I spend more time looking at shoes than you’d expect from a person with only two feet. If I were outfitting, say, the island of Manhattan or a well-heeled millipede? Sure. Time well spent.
But since I just shop for me, and I can only wear one pair of shoes at a time (alas), it could be argued that I’m a bit of an expert on the subject.
“MAYBE IT’S IN THE BACK…”
This weekend at a popular department store, I asked the attendant about a particularly cute pair, and she dashed off to the back room to check for my size.
It took a long time. A looong time. Long enough that I began to wonder just how far back this back room went.
What could be going on back there? Is she okay? And where the heck are my shoes?
TECHNOLOGY LIGHTS THE WAY
I get it. She was doing her best. With all the styles and sizes, the back room of shoe department must be an impenetrable maze of straps and heels.
But I’m also an expert in retail technology, so I know it’s a maze that can be more easily navigated with the right inventory system. Why couldn’t she do an inventory check on the spot with a tablet? They used scanners at checkout, so couldn’t they be configured to make real-time inventory adjustments on the fly?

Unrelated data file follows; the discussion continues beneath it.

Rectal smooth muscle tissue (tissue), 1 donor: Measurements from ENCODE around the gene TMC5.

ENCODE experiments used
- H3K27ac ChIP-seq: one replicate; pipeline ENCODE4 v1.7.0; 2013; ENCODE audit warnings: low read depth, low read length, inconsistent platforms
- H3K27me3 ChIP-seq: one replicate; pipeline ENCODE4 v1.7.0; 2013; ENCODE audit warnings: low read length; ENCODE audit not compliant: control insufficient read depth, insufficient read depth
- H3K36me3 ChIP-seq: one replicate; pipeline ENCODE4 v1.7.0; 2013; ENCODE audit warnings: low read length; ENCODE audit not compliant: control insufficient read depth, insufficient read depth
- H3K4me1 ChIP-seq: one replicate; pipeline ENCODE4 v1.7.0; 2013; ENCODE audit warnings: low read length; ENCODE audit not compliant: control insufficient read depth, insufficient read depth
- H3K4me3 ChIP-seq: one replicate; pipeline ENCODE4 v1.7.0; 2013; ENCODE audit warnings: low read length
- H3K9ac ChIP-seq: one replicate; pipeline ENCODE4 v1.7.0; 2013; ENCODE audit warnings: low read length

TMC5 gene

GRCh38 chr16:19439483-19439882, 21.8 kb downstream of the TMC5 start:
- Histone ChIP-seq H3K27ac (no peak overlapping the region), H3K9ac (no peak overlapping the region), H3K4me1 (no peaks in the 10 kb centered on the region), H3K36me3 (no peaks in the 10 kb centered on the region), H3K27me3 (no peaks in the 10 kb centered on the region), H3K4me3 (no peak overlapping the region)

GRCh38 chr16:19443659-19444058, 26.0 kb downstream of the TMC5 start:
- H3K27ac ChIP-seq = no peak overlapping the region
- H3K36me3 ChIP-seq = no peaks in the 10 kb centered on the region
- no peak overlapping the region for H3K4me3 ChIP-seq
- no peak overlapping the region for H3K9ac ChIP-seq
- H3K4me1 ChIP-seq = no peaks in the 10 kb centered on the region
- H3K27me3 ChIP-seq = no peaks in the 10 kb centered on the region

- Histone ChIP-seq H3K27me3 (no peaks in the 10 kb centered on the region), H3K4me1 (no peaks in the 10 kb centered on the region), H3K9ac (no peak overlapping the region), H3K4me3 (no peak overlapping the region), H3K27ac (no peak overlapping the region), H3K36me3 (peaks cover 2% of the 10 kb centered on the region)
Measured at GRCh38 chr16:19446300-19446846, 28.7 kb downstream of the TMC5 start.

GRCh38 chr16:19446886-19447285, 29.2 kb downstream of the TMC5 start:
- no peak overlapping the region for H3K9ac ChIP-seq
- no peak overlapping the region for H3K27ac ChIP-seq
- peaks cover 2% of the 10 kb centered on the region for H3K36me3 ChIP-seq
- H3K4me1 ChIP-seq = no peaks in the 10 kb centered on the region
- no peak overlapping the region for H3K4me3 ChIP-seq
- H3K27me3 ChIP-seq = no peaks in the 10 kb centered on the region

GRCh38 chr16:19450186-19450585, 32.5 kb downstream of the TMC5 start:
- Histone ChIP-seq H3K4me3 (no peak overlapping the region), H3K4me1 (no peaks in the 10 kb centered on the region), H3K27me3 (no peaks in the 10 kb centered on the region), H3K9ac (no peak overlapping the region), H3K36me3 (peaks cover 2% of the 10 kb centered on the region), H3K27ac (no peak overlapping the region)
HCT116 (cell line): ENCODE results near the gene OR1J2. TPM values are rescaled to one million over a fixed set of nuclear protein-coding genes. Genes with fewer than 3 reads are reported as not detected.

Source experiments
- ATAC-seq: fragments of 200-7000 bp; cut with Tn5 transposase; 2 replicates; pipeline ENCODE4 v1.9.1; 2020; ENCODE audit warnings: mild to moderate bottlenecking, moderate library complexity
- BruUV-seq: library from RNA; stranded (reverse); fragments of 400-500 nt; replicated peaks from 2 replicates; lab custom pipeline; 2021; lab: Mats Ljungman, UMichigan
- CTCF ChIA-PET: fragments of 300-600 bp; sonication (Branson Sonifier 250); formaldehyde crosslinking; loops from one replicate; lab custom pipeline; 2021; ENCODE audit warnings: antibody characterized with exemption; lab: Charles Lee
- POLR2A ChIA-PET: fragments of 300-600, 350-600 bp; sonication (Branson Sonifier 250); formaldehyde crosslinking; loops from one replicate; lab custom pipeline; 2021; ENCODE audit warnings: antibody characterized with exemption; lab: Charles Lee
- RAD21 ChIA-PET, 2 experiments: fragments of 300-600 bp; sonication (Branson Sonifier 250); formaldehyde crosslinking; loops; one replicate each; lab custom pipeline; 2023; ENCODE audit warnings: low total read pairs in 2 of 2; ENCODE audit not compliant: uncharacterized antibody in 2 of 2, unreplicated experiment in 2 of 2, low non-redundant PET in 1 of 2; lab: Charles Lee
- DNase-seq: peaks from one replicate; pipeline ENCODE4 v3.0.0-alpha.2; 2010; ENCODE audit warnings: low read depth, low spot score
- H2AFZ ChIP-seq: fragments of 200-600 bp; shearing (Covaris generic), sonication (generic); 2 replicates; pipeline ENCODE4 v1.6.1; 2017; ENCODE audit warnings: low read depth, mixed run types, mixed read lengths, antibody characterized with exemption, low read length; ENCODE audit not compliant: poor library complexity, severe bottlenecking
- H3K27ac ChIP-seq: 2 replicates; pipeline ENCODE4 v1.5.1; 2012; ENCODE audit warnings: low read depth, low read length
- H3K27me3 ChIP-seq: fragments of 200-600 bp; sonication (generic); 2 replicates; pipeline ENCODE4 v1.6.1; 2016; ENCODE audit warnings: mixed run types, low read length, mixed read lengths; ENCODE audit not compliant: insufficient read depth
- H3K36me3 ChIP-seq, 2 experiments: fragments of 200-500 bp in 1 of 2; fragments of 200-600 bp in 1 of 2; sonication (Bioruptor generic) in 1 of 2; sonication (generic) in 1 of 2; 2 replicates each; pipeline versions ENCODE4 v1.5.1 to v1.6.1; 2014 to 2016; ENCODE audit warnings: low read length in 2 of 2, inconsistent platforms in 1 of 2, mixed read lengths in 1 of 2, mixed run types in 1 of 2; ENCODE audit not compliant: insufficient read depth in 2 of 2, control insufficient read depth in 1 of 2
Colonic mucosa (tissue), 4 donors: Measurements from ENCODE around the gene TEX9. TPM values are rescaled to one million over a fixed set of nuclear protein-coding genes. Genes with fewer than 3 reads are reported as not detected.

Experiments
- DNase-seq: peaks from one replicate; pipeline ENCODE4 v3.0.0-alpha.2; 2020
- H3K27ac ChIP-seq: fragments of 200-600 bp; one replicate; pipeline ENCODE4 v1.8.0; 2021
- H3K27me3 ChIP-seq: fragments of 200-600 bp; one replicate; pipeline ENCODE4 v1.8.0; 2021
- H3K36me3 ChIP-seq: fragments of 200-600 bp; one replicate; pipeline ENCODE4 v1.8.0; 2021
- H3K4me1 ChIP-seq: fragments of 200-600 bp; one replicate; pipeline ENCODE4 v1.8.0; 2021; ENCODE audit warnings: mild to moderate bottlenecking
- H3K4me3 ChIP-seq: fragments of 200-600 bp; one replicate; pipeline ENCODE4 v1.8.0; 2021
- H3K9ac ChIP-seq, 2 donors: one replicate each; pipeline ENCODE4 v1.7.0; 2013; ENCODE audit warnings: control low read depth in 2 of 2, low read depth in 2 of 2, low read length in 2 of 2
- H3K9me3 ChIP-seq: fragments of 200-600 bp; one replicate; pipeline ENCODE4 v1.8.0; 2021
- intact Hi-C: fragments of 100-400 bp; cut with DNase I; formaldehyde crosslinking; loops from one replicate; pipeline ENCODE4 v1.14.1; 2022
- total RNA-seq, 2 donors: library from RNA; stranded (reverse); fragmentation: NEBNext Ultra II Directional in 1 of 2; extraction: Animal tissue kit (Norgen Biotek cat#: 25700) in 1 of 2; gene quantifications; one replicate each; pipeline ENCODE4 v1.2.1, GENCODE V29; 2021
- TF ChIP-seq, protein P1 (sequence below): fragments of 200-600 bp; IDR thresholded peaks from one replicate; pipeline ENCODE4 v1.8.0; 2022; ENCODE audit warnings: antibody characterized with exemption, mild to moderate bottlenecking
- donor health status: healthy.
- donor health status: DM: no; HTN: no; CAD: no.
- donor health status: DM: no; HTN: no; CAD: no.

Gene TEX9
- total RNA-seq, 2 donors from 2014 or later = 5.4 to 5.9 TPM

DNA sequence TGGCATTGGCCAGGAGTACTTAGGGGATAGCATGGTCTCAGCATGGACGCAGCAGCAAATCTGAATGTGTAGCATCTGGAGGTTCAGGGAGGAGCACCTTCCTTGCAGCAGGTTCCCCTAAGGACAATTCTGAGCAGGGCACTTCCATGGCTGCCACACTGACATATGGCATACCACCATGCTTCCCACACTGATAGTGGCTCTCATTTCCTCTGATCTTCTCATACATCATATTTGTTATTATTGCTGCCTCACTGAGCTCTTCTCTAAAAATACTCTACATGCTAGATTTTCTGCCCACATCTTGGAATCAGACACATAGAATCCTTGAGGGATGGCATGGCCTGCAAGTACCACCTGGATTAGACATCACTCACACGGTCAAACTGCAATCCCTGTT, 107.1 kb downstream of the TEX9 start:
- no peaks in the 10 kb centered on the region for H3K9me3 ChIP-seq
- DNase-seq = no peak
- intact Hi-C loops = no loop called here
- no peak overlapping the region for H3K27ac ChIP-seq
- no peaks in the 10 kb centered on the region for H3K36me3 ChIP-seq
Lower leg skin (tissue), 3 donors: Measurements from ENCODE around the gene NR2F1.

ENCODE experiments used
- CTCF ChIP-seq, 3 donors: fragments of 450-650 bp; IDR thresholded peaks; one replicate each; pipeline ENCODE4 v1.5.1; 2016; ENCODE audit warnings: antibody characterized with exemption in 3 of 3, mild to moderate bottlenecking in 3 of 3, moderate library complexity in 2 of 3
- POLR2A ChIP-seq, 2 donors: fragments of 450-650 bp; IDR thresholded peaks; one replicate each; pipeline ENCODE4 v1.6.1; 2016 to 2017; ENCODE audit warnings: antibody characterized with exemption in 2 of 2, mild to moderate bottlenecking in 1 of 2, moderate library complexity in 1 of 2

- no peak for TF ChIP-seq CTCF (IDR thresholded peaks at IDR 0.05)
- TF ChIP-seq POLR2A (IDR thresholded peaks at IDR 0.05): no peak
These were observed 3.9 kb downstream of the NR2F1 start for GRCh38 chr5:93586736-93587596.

Of course, that technology already exists. Many retailers have been improving shopping experiences with it for years.
But unfortunately, all too many still lag behind.
Late tech adoption puts a damper on your customers’ shopping experience, which is the single most important metric for brick-and-mortar retailers competing with the convenience of e-commerce vendors.
EMPOWERED EMPLOYEES AND THE CUSTOMER EXPERIENCE
It hampers employees as well. In an industry with expensive, time-consuming turnover, a simple upgrade can empower employees to deliver a better customer experience, take pride in the quality of their work, and feel a deeper sense of satisfaction on the job.
Like most people, I still shop physical showrooms because I like to see and touch products before making a purchase. According to Retail Drive’s Consumer Survey, 68% of consumers feel the same way, and another 18% shop brick-and-mortar for the social experience it provides.
Retail employees can make or break that experience.
I like interacting with happy salespeople. I also like interacting with technology. Fortunately, we live in a world where both can, should, and do exist together.